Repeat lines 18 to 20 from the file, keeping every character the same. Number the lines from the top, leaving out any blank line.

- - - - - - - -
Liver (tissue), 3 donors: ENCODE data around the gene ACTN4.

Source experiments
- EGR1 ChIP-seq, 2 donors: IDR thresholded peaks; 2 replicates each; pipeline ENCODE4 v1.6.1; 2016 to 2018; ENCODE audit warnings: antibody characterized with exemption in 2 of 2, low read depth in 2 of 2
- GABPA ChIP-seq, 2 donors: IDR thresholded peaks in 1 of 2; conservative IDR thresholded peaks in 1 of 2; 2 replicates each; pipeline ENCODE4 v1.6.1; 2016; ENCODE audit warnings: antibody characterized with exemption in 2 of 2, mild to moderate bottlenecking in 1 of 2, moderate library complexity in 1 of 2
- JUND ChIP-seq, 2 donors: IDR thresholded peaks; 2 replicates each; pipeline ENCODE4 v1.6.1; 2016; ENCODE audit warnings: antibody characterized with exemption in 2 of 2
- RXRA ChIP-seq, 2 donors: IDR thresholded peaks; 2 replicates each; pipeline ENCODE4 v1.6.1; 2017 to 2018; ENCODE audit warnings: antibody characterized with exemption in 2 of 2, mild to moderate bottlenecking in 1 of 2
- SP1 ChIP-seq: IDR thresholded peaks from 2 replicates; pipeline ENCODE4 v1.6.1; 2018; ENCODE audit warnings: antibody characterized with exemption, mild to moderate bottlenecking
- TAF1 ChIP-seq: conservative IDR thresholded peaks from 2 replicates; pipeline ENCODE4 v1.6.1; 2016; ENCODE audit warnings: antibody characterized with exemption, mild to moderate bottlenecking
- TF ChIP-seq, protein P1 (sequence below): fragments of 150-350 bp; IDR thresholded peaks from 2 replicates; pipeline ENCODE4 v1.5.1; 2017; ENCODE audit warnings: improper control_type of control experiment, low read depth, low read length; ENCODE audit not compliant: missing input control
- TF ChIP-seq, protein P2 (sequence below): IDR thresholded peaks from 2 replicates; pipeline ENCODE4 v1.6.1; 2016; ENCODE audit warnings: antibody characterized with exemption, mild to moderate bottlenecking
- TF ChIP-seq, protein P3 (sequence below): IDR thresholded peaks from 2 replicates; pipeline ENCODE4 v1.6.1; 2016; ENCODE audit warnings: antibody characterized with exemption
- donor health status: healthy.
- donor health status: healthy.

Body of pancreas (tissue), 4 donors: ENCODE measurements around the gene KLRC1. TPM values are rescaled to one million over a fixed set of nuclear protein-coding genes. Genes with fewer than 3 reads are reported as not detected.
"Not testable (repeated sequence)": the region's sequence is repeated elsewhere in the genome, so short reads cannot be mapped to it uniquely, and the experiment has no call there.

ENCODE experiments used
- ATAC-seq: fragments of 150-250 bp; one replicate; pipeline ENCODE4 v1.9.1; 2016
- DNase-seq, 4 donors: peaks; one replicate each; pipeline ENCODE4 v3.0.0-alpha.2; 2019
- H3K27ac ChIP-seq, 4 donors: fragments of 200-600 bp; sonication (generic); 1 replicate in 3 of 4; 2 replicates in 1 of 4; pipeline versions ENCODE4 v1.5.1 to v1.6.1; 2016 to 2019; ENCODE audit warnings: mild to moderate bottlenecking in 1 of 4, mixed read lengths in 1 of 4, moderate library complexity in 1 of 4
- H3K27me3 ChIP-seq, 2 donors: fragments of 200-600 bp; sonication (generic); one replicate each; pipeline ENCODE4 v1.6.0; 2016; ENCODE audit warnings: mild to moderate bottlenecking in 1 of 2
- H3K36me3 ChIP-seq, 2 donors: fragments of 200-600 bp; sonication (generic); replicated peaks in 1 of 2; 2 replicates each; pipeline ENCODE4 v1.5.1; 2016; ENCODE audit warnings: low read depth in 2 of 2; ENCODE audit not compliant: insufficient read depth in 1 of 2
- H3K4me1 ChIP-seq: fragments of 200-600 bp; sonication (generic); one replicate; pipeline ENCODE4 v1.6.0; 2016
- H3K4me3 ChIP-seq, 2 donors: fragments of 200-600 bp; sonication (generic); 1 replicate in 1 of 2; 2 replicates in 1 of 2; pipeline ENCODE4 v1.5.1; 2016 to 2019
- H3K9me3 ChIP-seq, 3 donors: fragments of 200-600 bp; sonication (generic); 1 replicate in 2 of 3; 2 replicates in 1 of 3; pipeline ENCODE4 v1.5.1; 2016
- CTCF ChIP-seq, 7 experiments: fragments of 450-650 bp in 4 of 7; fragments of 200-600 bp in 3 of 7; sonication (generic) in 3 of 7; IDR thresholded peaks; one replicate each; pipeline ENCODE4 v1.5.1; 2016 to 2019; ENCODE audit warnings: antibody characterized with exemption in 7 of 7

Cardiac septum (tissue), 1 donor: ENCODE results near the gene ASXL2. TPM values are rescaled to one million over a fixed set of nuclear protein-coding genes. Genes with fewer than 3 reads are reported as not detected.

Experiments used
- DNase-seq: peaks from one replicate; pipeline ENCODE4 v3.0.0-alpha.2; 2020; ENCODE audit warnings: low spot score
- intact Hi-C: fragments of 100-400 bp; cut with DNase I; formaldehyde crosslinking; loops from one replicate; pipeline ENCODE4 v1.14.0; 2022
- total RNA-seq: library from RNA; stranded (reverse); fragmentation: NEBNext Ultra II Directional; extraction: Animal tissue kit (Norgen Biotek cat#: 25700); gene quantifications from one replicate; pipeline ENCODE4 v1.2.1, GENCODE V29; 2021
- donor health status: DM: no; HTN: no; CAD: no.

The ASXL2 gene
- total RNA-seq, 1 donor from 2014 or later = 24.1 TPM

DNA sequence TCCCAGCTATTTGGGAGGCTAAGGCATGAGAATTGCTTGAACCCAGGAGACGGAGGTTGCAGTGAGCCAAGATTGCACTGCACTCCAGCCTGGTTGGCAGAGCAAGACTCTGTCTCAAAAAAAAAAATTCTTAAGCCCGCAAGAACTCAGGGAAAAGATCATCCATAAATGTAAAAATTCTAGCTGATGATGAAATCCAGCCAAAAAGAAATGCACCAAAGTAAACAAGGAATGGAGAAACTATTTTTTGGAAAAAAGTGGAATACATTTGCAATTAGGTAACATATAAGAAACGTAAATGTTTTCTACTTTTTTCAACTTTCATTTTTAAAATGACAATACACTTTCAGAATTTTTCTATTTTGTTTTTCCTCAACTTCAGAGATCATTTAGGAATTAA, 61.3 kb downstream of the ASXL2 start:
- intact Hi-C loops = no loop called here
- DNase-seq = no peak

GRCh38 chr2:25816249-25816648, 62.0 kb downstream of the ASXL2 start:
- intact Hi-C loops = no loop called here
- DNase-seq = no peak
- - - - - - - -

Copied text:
- DNase-seq, 4 donors: peaks; one replicate each; pipeline ENCODE4 v3.0.0-alpha.2; 2019
- H3K27ac ChIP-seq, 4 donors: fragments of 200-600 bp; sonication (generic); 1 replicate in 3 of 4; 2 replicates in 1 of 4; pipeline versions ENCODE4 v1.5.1 to v1.6.1; 2016 to 2019; ENCODE audit warnings: mild to moderate bottlenecking in 1 of 4, mixed read lengths in 1 of 4, moderate library complexity in 1 of 4
- H3K27me3 ChIP-seq, 2 donors: fragments of 200-600 bp; sonication (generic); one replicate each; pipeline ENCODE4 v1.6.0; 2016; ENCODE audit warnings: mild to moderate bottlenecking in 1 of 2